The human eye, or more specifically the retina,
has three types of "cones"or "light receptors"
that are sensitive to different frequencies of
electromagnetic radiation (light).
turns out, the cones are sensitive to wavelengths
(or frequencies) around red, green, and blue
light. Incoming light (at visible wavelengths)
will generally stimulate all three types of
receptors to different degrees, and the brain will
combine this information into color and intensity.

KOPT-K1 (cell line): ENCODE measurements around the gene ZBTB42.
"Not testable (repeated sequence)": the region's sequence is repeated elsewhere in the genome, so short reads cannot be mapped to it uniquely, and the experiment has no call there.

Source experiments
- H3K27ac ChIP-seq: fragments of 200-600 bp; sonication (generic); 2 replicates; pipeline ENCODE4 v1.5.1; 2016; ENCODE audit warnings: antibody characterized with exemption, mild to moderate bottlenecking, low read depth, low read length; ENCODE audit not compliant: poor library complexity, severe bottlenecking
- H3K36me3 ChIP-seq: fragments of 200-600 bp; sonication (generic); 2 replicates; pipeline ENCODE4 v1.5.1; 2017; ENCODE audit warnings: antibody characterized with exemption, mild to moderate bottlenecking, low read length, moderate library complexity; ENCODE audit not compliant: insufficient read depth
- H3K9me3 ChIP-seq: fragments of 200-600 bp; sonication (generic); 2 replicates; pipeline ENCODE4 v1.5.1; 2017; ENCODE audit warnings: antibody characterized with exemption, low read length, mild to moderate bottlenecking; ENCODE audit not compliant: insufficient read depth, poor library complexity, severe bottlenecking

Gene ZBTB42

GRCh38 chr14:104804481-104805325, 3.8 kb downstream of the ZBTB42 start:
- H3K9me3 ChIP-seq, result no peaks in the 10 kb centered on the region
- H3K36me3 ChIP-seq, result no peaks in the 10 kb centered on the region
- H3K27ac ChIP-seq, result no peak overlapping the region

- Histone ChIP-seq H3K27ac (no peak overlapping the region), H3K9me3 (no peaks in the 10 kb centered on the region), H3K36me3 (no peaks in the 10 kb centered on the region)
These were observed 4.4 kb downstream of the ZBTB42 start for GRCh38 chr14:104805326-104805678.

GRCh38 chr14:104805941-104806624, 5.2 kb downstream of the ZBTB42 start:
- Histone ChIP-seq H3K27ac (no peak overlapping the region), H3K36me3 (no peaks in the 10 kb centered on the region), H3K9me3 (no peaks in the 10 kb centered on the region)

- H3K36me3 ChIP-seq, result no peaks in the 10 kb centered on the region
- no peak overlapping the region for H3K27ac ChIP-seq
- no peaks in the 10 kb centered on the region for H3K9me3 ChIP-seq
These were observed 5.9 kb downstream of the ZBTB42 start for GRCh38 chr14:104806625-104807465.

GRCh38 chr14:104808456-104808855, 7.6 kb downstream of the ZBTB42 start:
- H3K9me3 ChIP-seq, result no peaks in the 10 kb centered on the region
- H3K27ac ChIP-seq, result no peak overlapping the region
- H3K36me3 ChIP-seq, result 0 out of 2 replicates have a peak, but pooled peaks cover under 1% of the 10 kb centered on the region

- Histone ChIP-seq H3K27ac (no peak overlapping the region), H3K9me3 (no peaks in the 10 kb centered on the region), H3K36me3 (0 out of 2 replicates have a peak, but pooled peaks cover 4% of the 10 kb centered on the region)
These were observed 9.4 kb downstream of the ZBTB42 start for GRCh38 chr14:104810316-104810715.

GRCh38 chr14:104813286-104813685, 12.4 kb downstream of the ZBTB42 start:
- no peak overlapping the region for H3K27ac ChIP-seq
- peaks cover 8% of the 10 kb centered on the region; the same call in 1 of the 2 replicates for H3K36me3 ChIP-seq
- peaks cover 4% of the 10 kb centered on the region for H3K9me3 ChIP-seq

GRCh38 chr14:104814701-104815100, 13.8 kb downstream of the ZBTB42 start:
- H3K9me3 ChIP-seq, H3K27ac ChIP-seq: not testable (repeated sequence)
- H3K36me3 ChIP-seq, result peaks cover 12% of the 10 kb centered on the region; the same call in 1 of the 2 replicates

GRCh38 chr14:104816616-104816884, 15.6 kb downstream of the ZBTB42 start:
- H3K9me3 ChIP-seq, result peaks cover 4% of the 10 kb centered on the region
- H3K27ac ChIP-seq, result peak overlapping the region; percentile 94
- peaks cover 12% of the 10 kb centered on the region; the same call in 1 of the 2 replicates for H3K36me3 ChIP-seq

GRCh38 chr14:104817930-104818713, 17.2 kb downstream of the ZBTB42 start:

We cannot see UV light because the light
receptors in our eyes are not sufficiently
stimulated by UV light. Part of the "problem" is
that the cornea and your eye lens absorb much of
the UV light.
In addition, I think because of
the lens shape, the UV light is not focused on the
retina (which would make things blurry), but you
might want to research this to double check me.
Also, I'm not too familiar with how sensitive
the photoreceptors in our eyes are to UV light (if
enough of it got through), so you might want to
investigate that as well. I think some insects
see in the UV (honeybees, for example), as well as
some birds andreptiles. There are probably others
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